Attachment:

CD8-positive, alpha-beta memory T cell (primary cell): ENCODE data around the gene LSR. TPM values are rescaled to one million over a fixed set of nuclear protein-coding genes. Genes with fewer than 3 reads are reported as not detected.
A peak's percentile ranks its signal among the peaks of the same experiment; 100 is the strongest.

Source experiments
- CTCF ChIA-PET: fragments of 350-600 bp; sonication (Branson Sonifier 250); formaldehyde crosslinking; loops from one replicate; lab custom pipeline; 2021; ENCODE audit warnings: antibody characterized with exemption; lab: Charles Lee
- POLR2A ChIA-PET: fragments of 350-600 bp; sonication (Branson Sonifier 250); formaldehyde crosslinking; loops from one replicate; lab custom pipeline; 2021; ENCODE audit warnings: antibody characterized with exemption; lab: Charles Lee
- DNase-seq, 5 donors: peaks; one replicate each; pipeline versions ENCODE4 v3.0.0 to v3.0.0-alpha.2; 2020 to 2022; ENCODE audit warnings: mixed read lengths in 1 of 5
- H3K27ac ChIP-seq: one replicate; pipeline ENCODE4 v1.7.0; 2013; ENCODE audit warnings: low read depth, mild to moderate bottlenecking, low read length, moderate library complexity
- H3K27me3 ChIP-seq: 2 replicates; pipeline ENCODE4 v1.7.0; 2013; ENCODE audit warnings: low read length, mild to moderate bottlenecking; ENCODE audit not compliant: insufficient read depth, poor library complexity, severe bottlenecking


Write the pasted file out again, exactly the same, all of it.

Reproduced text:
CD8-positive, alpha-beta memory T cell (primary cell): ENCODE data around the gene LSR. TPM values are rescaled to one million over a fixed set of nuclear protein-coding genes. Genes with fewer than 3 reads are reported as not detected.
A peak's percentile ranks its signal among the peaks of the same experiment; 100 is the strongest.

Source experiments
- CTCF ChIA-PET: fragments of 350-600 bp; sonication (Branson Sonifier 250); formaldehyde crosslinking; loops from one replicate; lab custom pipeline; 2021; ENCODE audit warnings: antibody characterized with exemption; lab: Charles Lee
- POLR2A ChIA-PET: fragments of 350-600 bp; sonication (Branson Sonifier 250); formaldehyde crosslinking; loops from one replicate; lab custom pipeline; 2021; ENCODE audit warnings: antibody characterized with exemption; lab: Charles Lee
- DNase-seq, 5 donors: peaks; one replicate each; pipeline versions ENCODE4 v3.0.0 to v3.0.0-alpha.2; 2020 to 2022; ENCODE audit warnings: mixed read lengths in 1 of 5
- H3K27ac ChIP-seq: one replicate; pipeline ENCODE4 v1.7.0; 2013; ENCODE audit warnings: low read depth, mild to moderate bottlenecking, low read length, moderate library complexity
- H3K27me3 ChIP-seq: 2 replicates; pipeline ENCODE4 v1.7.0; 2013; ENCODE audit warnings: low read length, mild to moderate bottlenecking; ENCODE audit not compliant: insufficient read depth, poor library complexity, severe bottlenecking